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🌎🚢 IP-intensive sectors export 68% of all EU exports. Stronger IP provisions in EU FTAs can lead to an increase of… https://t.co/Nr6oolhcYJ"The same hawks who are usually (and rightly) dogmatic about Chinese market distortions are now fiercely advocating… https://t.co/SGZ8FU3RMiIs China closing itself? How are new business restrictions causing friction? What are the secrets for success in Ch… https://t.co/RVXLXdyxUq"In the debate about shortages and trade dependencies, which is legitimate and relevant, international trade has be… https://t.co/VQrq5gY4GK"A lack of regulatory cooperation on #cybersecurity standards and certification requirements may become one of the… https://t.co/sSPomqMQ6s
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Erik van der Marel

Email: erik.vandermarel@ecipe.org

Office: +32 (0) 2 289 1350 Mobile: +32 (0) 499 053 104

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Areas of Expertise: EU Trade Agreements Services Digital Economy WTO and Globalization Russia & Eurasia

Erik van der Marel

Erik van der Marel is a Senior Economist at ECIPE, Associate Professor at the Université Libre de Bruxelles, and Consultant Economist at the World Bank. His areas of expertise are in digital trade, services trade, cross-border data flows, and their associated digital services trade policy.

Prior to his appointment at ECIPE, Erik was a full-time lecturing at the London School of Economics (LSE) where he taught international trade at post-graduate level. In the past, Erik also gained various professional experience as a consultant at the, OECD, APEC, ADBI, and the World Bank Trade Research Department. Erik received his PhD in economics from Sciences-Po Paris and did his post-doctorate at the LSE, too.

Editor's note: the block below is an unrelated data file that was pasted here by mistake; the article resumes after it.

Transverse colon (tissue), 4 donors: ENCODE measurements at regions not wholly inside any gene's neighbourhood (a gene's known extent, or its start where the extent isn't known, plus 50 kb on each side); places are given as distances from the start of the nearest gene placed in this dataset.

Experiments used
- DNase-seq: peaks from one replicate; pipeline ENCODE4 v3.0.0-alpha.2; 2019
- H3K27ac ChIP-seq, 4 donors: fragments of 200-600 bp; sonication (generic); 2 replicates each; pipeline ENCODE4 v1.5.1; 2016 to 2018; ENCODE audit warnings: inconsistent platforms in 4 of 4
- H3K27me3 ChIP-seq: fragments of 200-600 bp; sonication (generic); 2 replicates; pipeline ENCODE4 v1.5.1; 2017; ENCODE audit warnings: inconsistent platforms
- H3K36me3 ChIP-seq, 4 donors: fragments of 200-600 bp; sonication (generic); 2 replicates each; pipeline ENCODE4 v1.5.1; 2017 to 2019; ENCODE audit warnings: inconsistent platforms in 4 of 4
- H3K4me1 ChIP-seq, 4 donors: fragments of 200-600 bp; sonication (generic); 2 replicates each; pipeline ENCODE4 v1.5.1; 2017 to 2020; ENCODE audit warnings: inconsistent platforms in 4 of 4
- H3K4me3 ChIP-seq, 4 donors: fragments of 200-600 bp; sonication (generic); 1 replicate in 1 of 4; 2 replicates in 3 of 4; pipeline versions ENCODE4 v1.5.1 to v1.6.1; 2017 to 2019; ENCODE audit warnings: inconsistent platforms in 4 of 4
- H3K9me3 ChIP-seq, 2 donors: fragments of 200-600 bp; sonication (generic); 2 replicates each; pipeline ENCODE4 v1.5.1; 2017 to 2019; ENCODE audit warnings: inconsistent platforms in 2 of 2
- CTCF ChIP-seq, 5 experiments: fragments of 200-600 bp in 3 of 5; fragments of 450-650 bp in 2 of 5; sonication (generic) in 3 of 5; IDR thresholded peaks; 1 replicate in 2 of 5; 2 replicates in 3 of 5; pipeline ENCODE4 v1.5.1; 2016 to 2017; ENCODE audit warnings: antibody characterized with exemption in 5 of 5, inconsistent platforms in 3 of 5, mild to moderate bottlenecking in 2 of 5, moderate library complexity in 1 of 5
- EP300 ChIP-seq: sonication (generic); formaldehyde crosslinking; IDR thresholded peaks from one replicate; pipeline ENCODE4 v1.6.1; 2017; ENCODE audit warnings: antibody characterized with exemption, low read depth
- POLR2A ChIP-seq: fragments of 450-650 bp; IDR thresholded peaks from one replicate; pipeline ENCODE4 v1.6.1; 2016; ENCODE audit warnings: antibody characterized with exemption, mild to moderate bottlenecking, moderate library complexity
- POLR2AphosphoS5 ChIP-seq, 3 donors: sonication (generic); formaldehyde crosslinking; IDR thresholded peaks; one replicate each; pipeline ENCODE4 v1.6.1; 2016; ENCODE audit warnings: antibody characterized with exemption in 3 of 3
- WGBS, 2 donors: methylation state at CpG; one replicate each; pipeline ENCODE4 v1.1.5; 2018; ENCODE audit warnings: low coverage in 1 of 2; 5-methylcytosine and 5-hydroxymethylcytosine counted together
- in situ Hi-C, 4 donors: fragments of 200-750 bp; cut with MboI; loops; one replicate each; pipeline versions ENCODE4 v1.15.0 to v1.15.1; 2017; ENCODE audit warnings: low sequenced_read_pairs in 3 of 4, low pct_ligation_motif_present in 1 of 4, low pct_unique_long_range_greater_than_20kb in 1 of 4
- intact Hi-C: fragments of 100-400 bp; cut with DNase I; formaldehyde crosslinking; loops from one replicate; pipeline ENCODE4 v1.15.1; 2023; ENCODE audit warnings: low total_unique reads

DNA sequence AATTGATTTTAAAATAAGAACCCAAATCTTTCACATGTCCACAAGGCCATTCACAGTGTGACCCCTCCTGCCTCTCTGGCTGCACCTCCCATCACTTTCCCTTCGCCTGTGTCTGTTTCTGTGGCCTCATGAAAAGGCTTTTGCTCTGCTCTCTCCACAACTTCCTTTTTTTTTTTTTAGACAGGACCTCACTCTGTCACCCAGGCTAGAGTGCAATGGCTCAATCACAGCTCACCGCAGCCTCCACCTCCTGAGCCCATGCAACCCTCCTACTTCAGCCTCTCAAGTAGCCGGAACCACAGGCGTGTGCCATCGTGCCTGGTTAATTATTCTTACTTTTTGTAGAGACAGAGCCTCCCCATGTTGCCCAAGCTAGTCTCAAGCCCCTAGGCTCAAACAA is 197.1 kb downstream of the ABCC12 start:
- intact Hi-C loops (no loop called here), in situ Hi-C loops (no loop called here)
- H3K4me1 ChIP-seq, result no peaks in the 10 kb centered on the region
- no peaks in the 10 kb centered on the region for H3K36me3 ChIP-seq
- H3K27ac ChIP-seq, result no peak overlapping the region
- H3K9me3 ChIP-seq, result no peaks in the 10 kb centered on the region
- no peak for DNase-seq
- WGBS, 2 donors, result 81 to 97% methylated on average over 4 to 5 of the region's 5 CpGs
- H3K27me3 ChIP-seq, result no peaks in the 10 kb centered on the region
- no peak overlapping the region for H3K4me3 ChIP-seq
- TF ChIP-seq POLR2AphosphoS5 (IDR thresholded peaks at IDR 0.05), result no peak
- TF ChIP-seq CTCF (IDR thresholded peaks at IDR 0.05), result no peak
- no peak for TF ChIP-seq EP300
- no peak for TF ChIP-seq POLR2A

Erik has published peer-reviewed journals, book chapters, working papers and reports, and made contributions to ECIPE, the World Bank, and ADBI on digital trade and services, domestic regulations in digital services trade and data flows. He has also provided various capacity building courses for policy makers at National Ministries and taught at the European University Institute (EUI) and World Trade Institute (WTI).

To access personal website of Erik go here.

  • ECIPE Occasional Papers

    The Benefits of Intellectual Property Rights in EU Free Trade Agreements

    By: Fredrik Erixon Oscar Guinea Erik van der Marel Philipp Lamprecht 

    Key Takeaway 1: What are Intellectual Property Rights and why do they matter? Intellectual Property gives the creator (e.g. an artist, a company doing R&D, indigenous peoples, a creative studio) an exclusive right over the commercial use of that intellectual creation for a certain period of time. IP motivates people/companies to invest in innovation by providing the opportunity to recoup the investments made. By motivating such new discoveries, innovations and...

  • ECIPE Policy Briefs

    Taxing Digital Services – Compensating for the Loss of Competitiveness

    By: Erik van der Marel Peer Schulze 

    Several countries around the world have implemented a tax on digital services, commonly called Digital Services Tax (DST). This policy brief takes a closer look at why some European countries have imposed DSTs but not others. Surely, there are economic explanations behind the fact that Austria, France, Italy, Spain, and the UK have introduced DSTs – but not other countries in Europe. The five tax-imposing countries (here called DST5) have been losing trade...

  • New Globalization

    Regulating the Globalization of Data: Which Model Works Best?

    By: Erik van der Marel 

    Novel flows that define the future of globalization require new regulatory approaches, which are likely to differ between countries. So too for regulatory approaches to personal data. Globally, there are three different regulatory models for personal data: the model applied by the US, based on an open approach to transfer data and process data locally; the model developed by the EU, which is a model based on so-called conditional transfers and processing; and...

  • New Globalization

    Globalization Isn’t in Decline: It’s Changing

    By: Erik van der Marel 

    Globalization isn’t in decline; it is simply changing. Although the COVID-19 crisis has seen a dramatic decline in goods trade, investments and the movement of people, a new type of globalization is emerging. This “new globalization” is based on digital services, research and development, data, ideas, and other intangibles. This development has been going on for a while and has evolved more rapidly after the previous global financial crisis (GFC) in 2008-9....

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